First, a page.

Again, not super cleaned up. Copied and Pasted off of my notes on my iPad. Enjoy!
Dave Ramsey Money Makeover
Chapter 1: Total Money Challenge
Chapter 2 Denial
Frog in Warming Water example - If a frog jumps into a BOILING pot of water, it’ll hop out immediately because it senses the danger. If it jumps into a warm pot of water, it may not recognize the severity of the warming water and get killed as a result.
Chapter 3: Debt is not a Tool
Stay away from payday lenders
Stay away from the low end car lots with high interest
NEVER lend family money
NEVER do sign on a loan
NEVER do rent to own for anything. Rent a Center.
Avoid the 90 days same as cash tricks
WHOLE LIFE is a ripoff.
Millionaires don’t get used to car payments. They drive reliable used cars.
Car Leases are even worse than car payments.
Car dealerships make an average of $1300 per car on Leases, $775 on financed cars.
New Cars depreciate 60% in four years, so 0% Interest still a bad deal NEW.
The average millionaire drives a2 year old car with no payments.
New car mathematically does not justify having a warranty.
He doesn’t believe in building up your credit with cards to qualify for a mortgage.
He uses debit cards over credit. Same protections.
60% of people don’t pay off their cards every month.
Consumer Reports says 75% of airline miles are never used.
Don’t get credit cards for teens. 80% of college grads have credit card debt.
19% of people who declare bankruptcy are in college.
Debt consolidation only treats the symptom, not the root cause of spending.
Chapter 4: Money Myths The (Non)Secrets of the Rich.
Seeking false security in a job you hate is destructive.
Two main myths are risk denial and easy wealth, like the key to a treasure chest.
Use the example of someone who stays at a company they hay for 14 years but stay there for false security until they get laid off and they find they’re screwed.
Living right is not complicated, it may be difficult to stick to, but not complex.
Many Myths are rooted in denial and/or a short term easy way out mentality.
Myth: I’ll be fine when I retire. I know I’m not saving now but ill be ok.
Myth: Gold is a good investment and will cover me when I retire. Truth: Gold has a poor track record and has little use when economy collapses. Historically gold has rise about 2% a year, recently about 4.4%
Myth: I can get rich buy buying the cd set and working three days a week
Myth: Cash Value, Whole Life, will help me retire. Truth: Whole Life is awful.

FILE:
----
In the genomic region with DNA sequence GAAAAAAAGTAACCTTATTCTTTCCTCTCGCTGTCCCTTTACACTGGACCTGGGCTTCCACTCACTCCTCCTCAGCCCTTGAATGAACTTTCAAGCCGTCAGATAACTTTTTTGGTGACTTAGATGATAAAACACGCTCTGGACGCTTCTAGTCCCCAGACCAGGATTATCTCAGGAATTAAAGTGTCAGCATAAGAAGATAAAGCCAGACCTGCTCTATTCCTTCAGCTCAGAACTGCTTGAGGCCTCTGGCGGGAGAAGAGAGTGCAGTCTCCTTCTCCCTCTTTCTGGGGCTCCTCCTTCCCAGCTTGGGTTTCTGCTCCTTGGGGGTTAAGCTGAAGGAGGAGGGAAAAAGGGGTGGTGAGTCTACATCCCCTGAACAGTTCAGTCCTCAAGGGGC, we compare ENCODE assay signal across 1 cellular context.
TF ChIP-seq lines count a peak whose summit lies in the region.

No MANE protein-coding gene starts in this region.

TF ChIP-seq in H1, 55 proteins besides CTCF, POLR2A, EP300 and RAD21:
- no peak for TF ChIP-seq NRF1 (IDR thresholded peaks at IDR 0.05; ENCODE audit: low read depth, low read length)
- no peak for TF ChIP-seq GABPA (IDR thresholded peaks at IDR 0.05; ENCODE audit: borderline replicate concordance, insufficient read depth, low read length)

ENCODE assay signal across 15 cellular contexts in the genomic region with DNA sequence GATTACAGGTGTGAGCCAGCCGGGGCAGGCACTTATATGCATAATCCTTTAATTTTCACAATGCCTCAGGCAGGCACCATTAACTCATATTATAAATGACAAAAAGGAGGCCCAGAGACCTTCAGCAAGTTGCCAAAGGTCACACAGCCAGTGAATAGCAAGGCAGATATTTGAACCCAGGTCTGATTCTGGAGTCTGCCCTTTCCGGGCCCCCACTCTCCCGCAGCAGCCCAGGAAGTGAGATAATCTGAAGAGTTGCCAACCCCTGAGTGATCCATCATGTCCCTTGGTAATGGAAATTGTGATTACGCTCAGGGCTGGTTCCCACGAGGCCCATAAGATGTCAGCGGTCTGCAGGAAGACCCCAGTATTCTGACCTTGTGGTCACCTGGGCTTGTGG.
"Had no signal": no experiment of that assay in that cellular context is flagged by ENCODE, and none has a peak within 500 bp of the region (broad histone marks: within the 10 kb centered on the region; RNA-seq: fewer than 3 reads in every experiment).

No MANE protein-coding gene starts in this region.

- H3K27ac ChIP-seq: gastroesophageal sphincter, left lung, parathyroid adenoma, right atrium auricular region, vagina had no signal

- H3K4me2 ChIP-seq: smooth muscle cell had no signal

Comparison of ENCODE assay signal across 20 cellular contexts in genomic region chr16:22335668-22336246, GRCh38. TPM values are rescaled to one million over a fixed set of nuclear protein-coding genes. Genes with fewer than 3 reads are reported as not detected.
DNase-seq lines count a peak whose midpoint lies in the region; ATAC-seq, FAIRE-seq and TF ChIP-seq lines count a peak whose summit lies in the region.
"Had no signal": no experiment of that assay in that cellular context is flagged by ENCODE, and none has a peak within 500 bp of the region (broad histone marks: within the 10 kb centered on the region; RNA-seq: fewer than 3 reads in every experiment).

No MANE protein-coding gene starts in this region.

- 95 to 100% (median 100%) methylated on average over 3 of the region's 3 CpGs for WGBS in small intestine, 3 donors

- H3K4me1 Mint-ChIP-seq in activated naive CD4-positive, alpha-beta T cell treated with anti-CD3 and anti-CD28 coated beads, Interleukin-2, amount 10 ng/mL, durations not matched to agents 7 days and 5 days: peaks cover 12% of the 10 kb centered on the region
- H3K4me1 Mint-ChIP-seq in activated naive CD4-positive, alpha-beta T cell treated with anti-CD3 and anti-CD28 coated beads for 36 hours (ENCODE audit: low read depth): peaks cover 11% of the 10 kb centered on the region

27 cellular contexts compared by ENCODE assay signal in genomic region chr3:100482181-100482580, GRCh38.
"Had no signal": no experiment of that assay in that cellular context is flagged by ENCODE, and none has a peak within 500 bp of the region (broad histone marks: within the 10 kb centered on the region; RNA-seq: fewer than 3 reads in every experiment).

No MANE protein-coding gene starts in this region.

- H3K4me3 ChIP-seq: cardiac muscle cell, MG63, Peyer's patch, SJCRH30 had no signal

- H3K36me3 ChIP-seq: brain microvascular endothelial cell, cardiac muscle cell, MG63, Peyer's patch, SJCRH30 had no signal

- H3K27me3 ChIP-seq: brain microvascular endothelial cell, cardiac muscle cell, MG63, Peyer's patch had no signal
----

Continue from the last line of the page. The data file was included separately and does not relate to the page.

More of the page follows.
He suggests getting term and putting the rest in mutual funds.
New mobile homes drop in value very quickly. From $25,000 new to 8k used in just five years or so.
Does not suggest pre paying for funerals or college because returns are so bad
Rather than pre paying for a funeral at $3500, at $3500 getting 12% returns for 39 years that would have grown to $368,500
Myth: Debt management companies will save me. Truth: Often times its a repackaged new loan that is treated like Chapter 13 Bankruptcy.
Myth: I can buy a kit to clean up my credit. Truth: Only inaccuracies can be removed so these are scams too.
Myth: My divorce decree says my spouse has to pay the debt, so i don’t.
Truth: Decree doesn’t take your name off the debt so you better be ready to.
Debt doesn’t get “split up” so you’re still on the hook for it.
Myth: The Debt collector likes me, he’s my friend. Truth: Always get every arrangement in writing before paying them.
Myth: With a bankruptcy, I can start over on a clean slate. Truth: Chapter 7 stays on your credit for 10 years, Chapter 13, basically a payment, stays on for 7. Either way, some applications ask if you’ve declared Bankruptcy, EVER.
Myth: I can’t afford insurance. Truth: It’s critical to have, especially Medical. Dave suggests a MSA (Medical Savings Account) not sure what that is.
Always buy homeowners and car with high deductibles to save on premiums.
Life Insurance - Buy 20 year term at 10 times your income.
Long Term Disability - You can get this through your employer.
Long Term Care - Get it after 55.
Health Insurance - Get it. Medical debt #1 cause of bankruptcy followed by CC
Get a Will: 70% of people die without one
Chapter 5: 2 more hurdles. Ignorance and Keeping Up with the Joneses
Hurdle #1: Ignorance: Nobody is born financially smart. Read, attend seminars, go on line. Educate yourself.
Hurdle #2: Keeping Up with the Joneses
References the Millionaire Next Door. Average millionaire lives in a medium sized house, drives a 2 year old paid off car, buys jeans at Wal Mart. They don’t care what the perception of them is.
Having the courage to not give in to peer pressure and admitting to your friends that you are “downsizing” can be very painful but the right thing to do.
Chapter 6: Save $1,000 Fast: Wall before you Run
Eating an elephant, like losing weight, requires doing small steps with vigor.
You NEED a written budget.
You NEED written goals, per Zig Ziglar as well. According to a Harvard study, 3% of people with written goals achieved more than 97% of others COMBINED.
Start with a new budget EVERY month.
If you’re married, you both have to AGREE on it. If something unexpected comes up, you need to come together and have an emergency money meeting.
Before you begin, you must be CURRENT with all of your lenders.
So GET CURRENT, Have a WRITTEN plan and a BUDGET.
The $1,000 goal is to help with RAINY days. 78%of adults have a life impacting event every 10 years so BE READY for it.
Work extra if you need to, sell your stuff, but stop Credit Cards and save $1000.
Hide the money DO NOT TOUCH IT.
KEEP IT LIQUID. At 4% Interest you’re not going to get rich from of it anyway.
Chapter 7: The Debt Snowball. Lose debt FAST.
Identify the Enemy: Debt Payments.
Even with an income of $40,000 and average debt payments cumulative in $1850 a month, if you eliminated them, you would be a millionaire in 15 years by investing that in mutual funds at 12% interest. It would be tight on a take home of $2850 but doable.
Step 2: Start the debt snowball.
Personal Finance is 80% behavior and 20% knowledge.
He wants you to make a list of ALL your debts excluding the home mortgage payment. You will pay them off in that order with the exception of something considered an emergency like an IRS payment. Trust the process.
Paying off as many small wins as possible gets you going.
Most people carry a car note of $37 a month their entire lives. That same amount invested from age 25 to 65 would be 4 million dollars. You keep working your way up, making minimum payments on other debts until you knock out he other debts.